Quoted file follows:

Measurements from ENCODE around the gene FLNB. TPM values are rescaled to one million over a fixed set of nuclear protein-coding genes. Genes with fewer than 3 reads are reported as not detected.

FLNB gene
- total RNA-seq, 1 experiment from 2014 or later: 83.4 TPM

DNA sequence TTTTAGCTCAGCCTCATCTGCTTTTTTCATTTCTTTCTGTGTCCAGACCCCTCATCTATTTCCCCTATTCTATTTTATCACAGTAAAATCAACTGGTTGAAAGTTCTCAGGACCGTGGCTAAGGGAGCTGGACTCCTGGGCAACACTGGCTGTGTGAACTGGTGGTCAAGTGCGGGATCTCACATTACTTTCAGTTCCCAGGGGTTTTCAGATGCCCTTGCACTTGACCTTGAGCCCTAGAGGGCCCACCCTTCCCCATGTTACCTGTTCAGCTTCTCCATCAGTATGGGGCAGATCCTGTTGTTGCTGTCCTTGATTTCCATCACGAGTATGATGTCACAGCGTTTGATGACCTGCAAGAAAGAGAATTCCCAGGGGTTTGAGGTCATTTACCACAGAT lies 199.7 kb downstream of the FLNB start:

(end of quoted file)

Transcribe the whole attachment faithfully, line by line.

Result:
Measurements from ENCODE around the gene FLNB. TPM values are rescaled to one million over a fixed set of nuclear protein-coding genes. Genes with fewer than 3 reads are reported as not detected.

FLNB gene
- total RNA-seq, 1 experiment from 2014 or later: 83.4 TPM

DNA sequence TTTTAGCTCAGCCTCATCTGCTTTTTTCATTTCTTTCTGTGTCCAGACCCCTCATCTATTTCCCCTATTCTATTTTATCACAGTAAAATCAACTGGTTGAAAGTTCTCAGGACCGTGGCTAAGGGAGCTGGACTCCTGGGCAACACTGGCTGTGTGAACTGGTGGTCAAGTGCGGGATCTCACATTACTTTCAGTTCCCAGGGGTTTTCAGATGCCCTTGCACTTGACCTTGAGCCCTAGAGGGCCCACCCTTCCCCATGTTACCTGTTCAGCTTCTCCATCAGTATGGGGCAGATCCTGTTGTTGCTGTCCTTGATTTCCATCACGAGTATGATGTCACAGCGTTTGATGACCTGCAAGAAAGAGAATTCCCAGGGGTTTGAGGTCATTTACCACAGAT lies 199.7 kb downstream of the FLNB start: